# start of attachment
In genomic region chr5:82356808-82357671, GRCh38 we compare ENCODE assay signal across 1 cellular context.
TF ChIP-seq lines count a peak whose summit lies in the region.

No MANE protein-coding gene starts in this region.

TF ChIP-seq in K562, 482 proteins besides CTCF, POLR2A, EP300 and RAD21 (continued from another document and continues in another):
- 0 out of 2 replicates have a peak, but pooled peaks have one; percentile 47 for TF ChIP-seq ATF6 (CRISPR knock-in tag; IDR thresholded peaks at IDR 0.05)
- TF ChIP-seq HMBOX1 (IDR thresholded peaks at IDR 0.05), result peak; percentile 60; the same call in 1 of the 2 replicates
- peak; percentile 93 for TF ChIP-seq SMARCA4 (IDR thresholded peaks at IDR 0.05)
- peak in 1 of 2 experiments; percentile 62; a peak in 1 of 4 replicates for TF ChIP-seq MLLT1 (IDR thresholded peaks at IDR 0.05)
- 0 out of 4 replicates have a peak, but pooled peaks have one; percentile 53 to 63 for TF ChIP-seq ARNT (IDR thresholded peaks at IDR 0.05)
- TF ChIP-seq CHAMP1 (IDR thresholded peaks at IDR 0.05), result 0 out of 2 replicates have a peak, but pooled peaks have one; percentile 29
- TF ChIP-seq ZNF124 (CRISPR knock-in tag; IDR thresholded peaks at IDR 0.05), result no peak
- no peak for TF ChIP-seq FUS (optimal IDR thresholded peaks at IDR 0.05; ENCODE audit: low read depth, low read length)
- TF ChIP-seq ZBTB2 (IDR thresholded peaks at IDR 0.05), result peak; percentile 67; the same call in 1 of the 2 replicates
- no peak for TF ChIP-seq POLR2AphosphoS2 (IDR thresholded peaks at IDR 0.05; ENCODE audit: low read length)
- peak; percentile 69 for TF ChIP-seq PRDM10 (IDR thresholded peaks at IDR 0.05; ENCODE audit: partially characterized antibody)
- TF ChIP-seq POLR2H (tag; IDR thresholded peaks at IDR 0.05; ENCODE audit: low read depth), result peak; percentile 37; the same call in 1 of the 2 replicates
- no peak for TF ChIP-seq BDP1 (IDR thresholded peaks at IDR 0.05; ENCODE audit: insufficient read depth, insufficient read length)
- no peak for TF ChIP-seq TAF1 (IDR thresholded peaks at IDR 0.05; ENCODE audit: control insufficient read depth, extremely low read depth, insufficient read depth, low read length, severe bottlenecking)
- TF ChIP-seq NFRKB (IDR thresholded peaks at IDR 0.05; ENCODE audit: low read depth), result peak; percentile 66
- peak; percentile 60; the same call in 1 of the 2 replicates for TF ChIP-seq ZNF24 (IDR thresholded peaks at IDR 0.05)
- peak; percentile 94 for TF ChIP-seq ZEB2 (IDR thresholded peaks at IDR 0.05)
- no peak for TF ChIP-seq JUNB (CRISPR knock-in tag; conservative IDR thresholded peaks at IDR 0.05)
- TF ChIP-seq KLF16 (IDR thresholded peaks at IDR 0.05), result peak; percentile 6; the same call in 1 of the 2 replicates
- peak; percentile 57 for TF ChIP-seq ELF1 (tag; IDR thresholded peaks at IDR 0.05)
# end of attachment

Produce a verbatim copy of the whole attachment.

In genomic region chr5:82356808-82357671, GRCh38 we compare ENCODE assay signal across 1 cellular context.
TF ChIP-seq lines count a peak whose summit lies in the region.

No MANE protein-coding gene starts in this region.

TF ChIP-seq in K562, 482 proteins besides CTCF, POLR2A, EP300 and RAD21 (continued from another document and continues in another):
- 0 out of 2 replicates have a peak, but pooled peaks have one; percentile 47 for TF ChIP-seq ATF6 (CRISPR knock-in tag; IDR thresholded peaks at IDR 0.05)
- TF ChIP-seq HMBOX1 (IDR thresholded peaks at IDR 0.05), result peak; percentile 60; the same call in 1 of the 2 replicates
- peak; percentile 93 for TF ChIP-seq SMARCA4 (IDR thresholded peaks at IDR 0.05)
- peak in 1 of 2 experiments; percentile 62; a peak in 1 of 4 replicates for TF ChIP-seq MLLT1 (IDR thresholded peaks at IDR 0.05)
- 0 out of 4 replicates have a peak, but pooled peaks have one; percentile 53 to 63 for TF ChIP-seq ARNT (IDR thresholded peaks at IDR 0.05)
- TF ChIP-seq CHAMP1 (IDR thresholded peaks at IDR 0.05), result 0 out of 2 replicates have a peak, but pooled peaks have one; percentile 29
- TF ChIP-seq ZNF124 (CRISPR knock-in tag; IDR thresholded peaks at IDR 0.05), result no peak
- no peak for TF ChIP-seq FUS (optimal IDR thresholded peaks at IDR 0.05; ENCODE audit: low read depth, low read length)
- TF ChIP-seq ZBTB2 (IDR thresholded peaks at IDR 0.05), result peak; percentile 67; the same call in 1 of the 2 replicates
- no peak for TF ChIP-seq POLR2AphosphoS2 (IDR thresholded peaks at IDR 0.05; ENCODE audit: low read length)
- peak; percentile 69 for TF ChIP-seq PRDM10 (IDR thresholded peaks at IDR 0.05; ENCODE audit: partially characterized antibody)
- TF ChIP-seq POLR2H (tag; IDR thresholded peaks at IDR 0.05; ENCODE audit: low read depth), result peak; percentile 37; the same call in 1 of the 2 replicates
- no peak for TF ChIP-seq BDP1 (IDR thresholded peaks at IDR 0.05; ENCODE audit: insufficient read depth, insufficient read length)
- no peak for TF ChIP-seq TAF1 (IDR thresholded peaks at IDR 0.05; ENCODE audit: control insufficient read depth, extremely low read depth, insufficient read depth, low read length, severe bottlenecking)
- TF ChIP-seq NFRKB (IDR thresholded peaks at IDR 0.05; ENCODE audit: low read depth), result peak; percentile 66
- peak; percentile 60; the same call in 1 of the 2 replicates for TF ChIP-seq ZNF24 (IDR thresholded peaks at IDR 0.05)
- peak; percentile 94 for TF ChIP-seq ZEB2 (IDR thresholded peaks at IDR 0.05)
- no peak for TF ChIP-seq JUNB (CRISPR knock-in tag; conservative IDR thresholded peaks at IDR 0.05)
- TF ChIP-seq KLF16 (IDR thresholded peaks at IDR 0.05), result peak; percentile 6; the same call in 1 of the 2 replicates
- peak; percentile 57 for TF ChIP-seq ELF1 (tag; IDR thresholded peaks at IDR 0.05)